Thirteen wounds were treated. Five were leg ulcers with venous stasis or lymphedema, two were traumatic wounds, and three were diabetes-related wounds. Three wounds were at surgical sites, including one burn graft failure area, one neurosurgical dehiscence, and one abdominal wound with granulated mesh. Seven of the wounds were healed by three months after the epidermal graft placement, and another healed by four months after placement of the epidermal graft. Two were lost to follow-up, and three have not healed as of this time. One patient had two epidermal graft applications with healing approximately three months after the first application (Table 2). Specific patient information is delineated in Table 3.

Outcome Number of Patients
Healed at one month 4
Healed at two months 1
Healed at three months 1
Healed at four months 1
Not healed 3
Lost to follow-up 2
 
Patient, Etiology, and Location of Wound Pre-CelluTome Appearance and Size Wound Healing Progression; Days Post-graft; Size Final Outcome
#1, Non–healing traumatic wound present for years due to DM; scalp 3.1 x 2.6 cm 7 days post-graft; 3.0 x 2.5 cm   Patient was lost to follow-up. Reevaluated approx 8 months later, local wound care ensued, and patient again lost to follow-up. Stated wound had healed and re-opened.  
2, Ulcer secondary to venous stasis and lymphedema, present for years on the medial malleolus at the ankle (Calf donor). 3.0 x 2.6 cm 6 days post graft; 3.0 x 2.75 cm 29 days post graft; 1.8 x 1.8 cm with 0.8 x 0.8 cm open base Wound closed at 85 days
3, Chronic dehisced surgical wound present for months following instrumentation s/p trauma, which was complicated by cervical osteomyelitis, failed STSG, and unsatisfactory negative-pressure wound therapy. 3.5 x 2 cm 6 days post graft; 3 x 3.5     41 days post graft; 4 x 3 mm opening with no depth Wound closed at 57 days
4, Chronic wound of unknown origin present for months, treated at outside wound center initially, left lower extremity. Failed to progress with standard compressive therapy. 6 x 5 cm 6 days post graft; 5.5 x 3 cm (note epidermal blister grafts present on wound bed) 29 days post graft; 1 x 0.5 cm Wound closed at 45 days
5, Diabetic foot ulcer,  present for months complicated by osteomyelitis requiring fifth ray amputation which was treated with a wound vac for two months post-operatively; right fifth toe amputation site 5.5 x 1 cm 6 days post graft; 1 x 5 mm 13 days post graft; no open wound 55 days post graft; epithelium remains intact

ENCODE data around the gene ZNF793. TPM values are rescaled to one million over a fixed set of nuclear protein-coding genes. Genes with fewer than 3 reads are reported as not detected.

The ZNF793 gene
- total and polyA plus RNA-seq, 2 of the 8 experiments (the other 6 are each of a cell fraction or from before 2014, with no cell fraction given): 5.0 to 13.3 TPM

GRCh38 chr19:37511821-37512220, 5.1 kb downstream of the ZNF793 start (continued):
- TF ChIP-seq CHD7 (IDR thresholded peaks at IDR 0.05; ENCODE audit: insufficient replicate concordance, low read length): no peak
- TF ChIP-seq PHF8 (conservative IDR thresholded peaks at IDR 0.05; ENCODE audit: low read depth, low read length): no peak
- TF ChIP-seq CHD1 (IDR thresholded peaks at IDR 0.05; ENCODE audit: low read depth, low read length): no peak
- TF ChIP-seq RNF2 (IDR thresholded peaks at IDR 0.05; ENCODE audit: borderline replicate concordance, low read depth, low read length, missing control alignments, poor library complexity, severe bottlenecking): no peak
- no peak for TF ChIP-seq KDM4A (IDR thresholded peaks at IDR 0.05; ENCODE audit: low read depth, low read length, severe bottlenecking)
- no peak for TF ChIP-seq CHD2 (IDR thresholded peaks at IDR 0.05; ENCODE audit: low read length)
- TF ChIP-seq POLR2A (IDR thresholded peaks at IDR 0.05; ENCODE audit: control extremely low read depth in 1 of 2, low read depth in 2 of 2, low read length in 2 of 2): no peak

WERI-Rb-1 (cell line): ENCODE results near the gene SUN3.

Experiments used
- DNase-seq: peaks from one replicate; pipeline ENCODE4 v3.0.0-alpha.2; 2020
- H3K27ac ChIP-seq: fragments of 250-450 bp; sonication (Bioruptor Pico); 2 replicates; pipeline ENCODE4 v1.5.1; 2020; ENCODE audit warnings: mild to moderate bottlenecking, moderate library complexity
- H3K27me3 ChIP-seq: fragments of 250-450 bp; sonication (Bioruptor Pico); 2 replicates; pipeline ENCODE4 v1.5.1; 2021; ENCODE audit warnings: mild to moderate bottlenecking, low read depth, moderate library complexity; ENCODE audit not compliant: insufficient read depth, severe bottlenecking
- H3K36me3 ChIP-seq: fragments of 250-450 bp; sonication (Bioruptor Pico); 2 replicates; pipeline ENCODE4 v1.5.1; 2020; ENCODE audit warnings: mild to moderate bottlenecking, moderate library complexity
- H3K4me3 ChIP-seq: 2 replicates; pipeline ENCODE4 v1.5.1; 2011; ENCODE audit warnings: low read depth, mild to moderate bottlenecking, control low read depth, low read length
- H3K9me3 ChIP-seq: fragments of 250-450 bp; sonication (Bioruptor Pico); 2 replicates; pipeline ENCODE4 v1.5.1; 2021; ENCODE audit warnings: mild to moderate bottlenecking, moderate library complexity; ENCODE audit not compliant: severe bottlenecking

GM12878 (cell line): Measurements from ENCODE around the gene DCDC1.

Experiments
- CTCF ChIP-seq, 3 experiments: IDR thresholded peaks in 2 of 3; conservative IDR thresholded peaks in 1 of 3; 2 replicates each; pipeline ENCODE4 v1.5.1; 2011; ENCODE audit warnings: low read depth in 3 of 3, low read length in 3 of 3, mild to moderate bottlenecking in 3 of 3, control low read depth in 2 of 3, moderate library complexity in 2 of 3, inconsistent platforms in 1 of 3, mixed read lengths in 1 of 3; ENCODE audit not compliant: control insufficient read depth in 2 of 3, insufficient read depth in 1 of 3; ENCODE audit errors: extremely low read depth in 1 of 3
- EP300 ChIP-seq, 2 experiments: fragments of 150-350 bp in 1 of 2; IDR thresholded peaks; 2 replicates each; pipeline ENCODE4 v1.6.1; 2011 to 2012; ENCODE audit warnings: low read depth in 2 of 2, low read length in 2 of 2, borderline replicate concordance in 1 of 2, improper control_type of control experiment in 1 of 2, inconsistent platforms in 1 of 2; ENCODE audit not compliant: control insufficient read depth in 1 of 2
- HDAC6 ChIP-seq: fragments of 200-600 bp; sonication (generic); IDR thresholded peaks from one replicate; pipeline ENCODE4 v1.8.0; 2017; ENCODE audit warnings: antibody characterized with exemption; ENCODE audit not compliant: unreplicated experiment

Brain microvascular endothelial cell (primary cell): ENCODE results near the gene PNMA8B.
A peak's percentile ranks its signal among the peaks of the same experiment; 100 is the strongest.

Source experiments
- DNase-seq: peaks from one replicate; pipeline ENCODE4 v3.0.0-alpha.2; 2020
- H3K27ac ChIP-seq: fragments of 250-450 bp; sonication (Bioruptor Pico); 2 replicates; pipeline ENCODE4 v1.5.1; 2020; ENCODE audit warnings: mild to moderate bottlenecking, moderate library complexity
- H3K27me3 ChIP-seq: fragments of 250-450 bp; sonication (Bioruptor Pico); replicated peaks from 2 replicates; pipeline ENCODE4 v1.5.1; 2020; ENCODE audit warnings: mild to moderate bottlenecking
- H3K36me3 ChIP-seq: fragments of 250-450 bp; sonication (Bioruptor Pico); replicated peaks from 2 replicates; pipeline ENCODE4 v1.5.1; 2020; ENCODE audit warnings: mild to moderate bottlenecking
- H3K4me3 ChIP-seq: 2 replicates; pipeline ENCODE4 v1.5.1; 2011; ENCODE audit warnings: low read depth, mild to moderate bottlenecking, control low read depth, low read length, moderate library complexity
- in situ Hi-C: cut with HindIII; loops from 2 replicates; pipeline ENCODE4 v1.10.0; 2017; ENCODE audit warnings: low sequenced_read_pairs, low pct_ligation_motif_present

6, Chronic diabetic foot ulcer complicated by osteomyelitis requiring amputation of first toe. Healing of amputation site was complicated by failed STSG and wound vac therapy; left first toe amputation site 6.5 x 4.5 cm 6 days post graft; 6 x 3.5 cm 27 days post graft; 6 x 2 cm 148 days post graft; 5 x 1.5 x 0.25 cm
7, Chronic lower extremity wound present for 15 months secondary to vascular disease; right calf 6 x 3.5 x 0.5 cm 7 days post graft; 6 x 3.5 x 0.5 cm 13 days post graft; 6 x 3.5 x 1 cm Patient care transferred to other surgical service
8, Chronic venous stasis wound present for 23 months with failed Silver-based and Unna boot therapy; right medial malleolus 3 x 1.5 x 0.3 cm 6 days post graft; 3 x 1.7 cm 22 days post graft;  2.9 x 1.9 cm 66 days post graft, small scab but no open wound present
9, Chronic wound secondary to hematoma which was surgically debrided and treated with a wound vac; right thigh 3 x 2.1 cm 6 days post graft; 3 x 2.1 cm 13 days post graft; 2 x 1 cm Wound closed at 29 days
10, Chronic wound  present for months secondary to third degree burn with failed STSG; left lateral malleolus 5 x 1 cm 11 days post graft 3 x 1 cm 25 days post graft; no open wound  
11, Chronic lower extremity wound present for 3 years secondary to lymphedema and footwear trauma with previously failed Unna boot therapy; left foot near medial malleolus 4 x 2.6 cm 6 days post graft 4.5 x 2.5 cm 27 days post graft 3.5 x 2.5 cm Repeat grafting was performed 34 days after the original graft due to slowed/stalled healing. Shown above is 21 days post second graft, measuring 1.9 x 1.7 cm